Sunday, April 07, 2013

Videolamer Search Project Redux: Importing the Site

Task: Cleanup Wordpress installation
Estimated Pomodoros: 1
Actual Pomodoros: 1

When the import process completed, Wordpress reported that some content was not retrieved.  I decided that I would try to obtain and add these files manually.  While I was add it, I figured I could do some additional housekeeping within Wordpress.  For instance, I could delete the video and audio files that were imported.  I could also reset the passwords on all the user accounts (in case I needed to access them).

I only managed to complete the second of these three tasks.  I gave up on password management after realizing that there were 40 different accounts on the site (and after I realized that with the admin account, I could do whatever I needed to).  I gave up on adding the missing content after realizing that all images in VL articles are referenced by upload date.  If I added them myself, they'd all be dated for today.  Sure, I could then go to the affected posts and update the links, but I decided instead that a dozen broken images wasn't going to be a dealbreaker. In retrospect, one could argue that this goes against my promise to be patient, but my decision was based not on the amount of time it would take, but on the fact that it felt kludgy and inaccurate to patch them back in.

This task ended up being a waste of time in the long run. Not enough usefulness for the time spent.
Task: Create new MySQL Column
Estimated Pomodoros: 1
Actual Pomodoros: 1

This was another worthless task. The VL site uses a PHP function to display a small excerpt of each article on the home page.  I really need a similar excerpt to display on my site, so I thought I would create a new database column that contains a close approximation.  Not a bad idea in theory, and I actually got it to work, but I forgot that the actual article contents contain HTML tags.  This meant that my excerpts would look very funny when displayed as text.  I know there are ways I could strip out the HTML, but I'm not sure if it is worth it.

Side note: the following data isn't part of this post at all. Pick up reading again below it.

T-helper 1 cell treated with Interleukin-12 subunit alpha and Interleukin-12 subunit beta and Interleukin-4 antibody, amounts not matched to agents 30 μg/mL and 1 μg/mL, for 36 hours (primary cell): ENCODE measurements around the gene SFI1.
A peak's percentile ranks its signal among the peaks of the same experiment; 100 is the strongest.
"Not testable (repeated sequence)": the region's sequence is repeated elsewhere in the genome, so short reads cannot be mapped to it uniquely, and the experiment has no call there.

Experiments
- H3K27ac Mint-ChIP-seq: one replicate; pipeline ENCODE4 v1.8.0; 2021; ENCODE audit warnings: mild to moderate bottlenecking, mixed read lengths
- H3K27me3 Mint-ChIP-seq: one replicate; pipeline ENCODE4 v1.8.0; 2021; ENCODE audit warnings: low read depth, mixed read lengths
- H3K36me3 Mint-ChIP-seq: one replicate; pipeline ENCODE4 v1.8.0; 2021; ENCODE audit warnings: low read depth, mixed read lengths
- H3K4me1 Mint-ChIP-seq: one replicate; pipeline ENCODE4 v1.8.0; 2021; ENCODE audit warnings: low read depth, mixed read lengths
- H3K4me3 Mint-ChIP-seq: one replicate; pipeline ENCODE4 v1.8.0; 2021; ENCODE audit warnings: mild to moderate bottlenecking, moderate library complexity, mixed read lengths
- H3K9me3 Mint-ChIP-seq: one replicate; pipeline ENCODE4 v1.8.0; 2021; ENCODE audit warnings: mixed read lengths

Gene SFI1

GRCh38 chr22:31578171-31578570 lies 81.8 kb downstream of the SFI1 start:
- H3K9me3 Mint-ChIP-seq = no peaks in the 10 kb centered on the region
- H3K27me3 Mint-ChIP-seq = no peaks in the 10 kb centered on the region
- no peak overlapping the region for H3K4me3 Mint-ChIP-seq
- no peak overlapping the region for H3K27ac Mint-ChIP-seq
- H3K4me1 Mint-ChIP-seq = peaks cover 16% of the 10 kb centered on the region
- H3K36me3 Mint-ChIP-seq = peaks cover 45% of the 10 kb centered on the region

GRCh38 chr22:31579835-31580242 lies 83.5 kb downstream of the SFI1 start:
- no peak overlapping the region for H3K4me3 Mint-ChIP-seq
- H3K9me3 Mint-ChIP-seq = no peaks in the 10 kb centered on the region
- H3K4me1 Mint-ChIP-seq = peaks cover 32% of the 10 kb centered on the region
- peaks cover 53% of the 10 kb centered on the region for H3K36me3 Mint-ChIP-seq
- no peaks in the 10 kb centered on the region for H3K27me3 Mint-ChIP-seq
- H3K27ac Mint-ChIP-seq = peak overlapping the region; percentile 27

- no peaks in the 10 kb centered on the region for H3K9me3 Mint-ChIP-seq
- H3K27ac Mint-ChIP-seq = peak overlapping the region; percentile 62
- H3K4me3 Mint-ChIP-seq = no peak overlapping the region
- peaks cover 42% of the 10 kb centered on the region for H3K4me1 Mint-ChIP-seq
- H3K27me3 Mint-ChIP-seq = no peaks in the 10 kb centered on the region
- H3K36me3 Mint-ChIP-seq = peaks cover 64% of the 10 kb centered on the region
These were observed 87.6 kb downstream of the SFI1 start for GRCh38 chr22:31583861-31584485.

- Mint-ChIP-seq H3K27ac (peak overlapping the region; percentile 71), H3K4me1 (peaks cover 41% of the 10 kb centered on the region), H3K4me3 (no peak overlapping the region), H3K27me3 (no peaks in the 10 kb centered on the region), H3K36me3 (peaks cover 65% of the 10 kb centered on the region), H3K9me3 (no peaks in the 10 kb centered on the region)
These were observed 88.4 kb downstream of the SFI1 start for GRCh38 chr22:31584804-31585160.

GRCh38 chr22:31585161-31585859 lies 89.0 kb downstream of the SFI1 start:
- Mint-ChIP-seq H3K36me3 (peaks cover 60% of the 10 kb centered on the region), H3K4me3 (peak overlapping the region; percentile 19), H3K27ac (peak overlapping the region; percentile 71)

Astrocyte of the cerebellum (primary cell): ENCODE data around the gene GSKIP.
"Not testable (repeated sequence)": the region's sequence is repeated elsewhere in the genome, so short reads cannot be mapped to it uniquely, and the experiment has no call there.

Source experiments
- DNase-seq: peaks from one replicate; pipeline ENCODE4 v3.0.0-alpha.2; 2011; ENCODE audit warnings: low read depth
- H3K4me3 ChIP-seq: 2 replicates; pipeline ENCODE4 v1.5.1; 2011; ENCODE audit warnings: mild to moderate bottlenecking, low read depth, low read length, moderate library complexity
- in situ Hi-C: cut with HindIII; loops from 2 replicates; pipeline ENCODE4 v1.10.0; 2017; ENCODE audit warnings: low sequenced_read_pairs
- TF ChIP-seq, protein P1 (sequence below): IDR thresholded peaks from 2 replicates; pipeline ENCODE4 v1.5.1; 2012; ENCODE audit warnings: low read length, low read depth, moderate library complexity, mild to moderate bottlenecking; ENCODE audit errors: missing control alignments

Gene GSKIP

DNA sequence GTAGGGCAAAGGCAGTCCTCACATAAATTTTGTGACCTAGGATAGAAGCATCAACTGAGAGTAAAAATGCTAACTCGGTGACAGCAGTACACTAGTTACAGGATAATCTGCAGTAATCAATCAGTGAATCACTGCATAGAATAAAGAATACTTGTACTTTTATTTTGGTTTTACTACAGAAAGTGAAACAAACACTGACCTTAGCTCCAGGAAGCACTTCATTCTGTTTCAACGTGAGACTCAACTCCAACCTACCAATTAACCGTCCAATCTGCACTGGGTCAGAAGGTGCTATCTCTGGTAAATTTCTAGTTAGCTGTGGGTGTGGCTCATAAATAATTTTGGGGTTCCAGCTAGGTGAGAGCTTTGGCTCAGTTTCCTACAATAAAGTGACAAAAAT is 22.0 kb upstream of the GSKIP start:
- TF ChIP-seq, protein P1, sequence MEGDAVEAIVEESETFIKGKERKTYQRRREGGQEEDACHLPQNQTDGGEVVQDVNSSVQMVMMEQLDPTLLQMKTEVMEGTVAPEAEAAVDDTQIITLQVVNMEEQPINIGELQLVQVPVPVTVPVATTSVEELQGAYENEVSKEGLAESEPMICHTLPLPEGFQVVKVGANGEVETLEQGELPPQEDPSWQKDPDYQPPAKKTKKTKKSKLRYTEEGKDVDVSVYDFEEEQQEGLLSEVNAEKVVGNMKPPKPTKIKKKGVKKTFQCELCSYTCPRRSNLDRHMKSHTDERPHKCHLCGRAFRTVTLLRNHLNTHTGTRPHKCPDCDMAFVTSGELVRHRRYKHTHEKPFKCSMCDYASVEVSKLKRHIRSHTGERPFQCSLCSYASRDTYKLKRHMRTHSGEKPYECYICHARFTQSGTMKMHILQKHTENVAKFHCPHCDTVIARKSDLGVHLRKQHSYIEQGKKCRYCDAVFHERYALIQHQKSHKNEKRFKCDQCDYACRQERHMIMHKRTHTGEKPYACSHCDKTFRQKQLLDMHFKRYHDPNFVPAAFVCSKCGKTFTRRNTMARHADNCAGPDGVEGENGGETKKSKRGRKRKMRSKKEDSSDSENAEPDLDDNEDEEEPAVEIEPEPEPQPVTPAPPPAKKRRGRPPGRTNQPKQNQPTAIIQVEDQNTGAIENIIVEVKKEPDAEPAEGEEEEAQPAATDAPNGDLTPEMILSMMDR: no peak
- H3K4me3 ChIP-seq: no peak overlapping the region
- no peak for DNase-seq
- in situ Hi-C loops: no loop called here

This task was especially useless considering that before I began it, I thought that I could simply process the excerpt on the fly via Javascript or something.  Why I decided to do work this task, then, is beyond me.  I think I shouldn't have drank that beer while working.  Or maybe I simply need to take a break and come back later.

Videolamer Search Project Redux: Importing the Site

Task: Import content into local Wordpress installation
Estimated Pomodoros:1
Actual Pomodoros:1

Pre Task Thoughts

I'm estimating this at one pomodoro.  If memory serves me, the importation process isn't hard, so I'm taking my chances and assuming all will go well.

The reason for this task is simple - I want VL's content in a MySQL database, and I don't have shell access to the VL server.  The only way to get to the DB is for me to duplicate it, and the easiest way to do that is to create a local Wordpress install (which I've done) and import the entire site into it.

Post Task Thoughts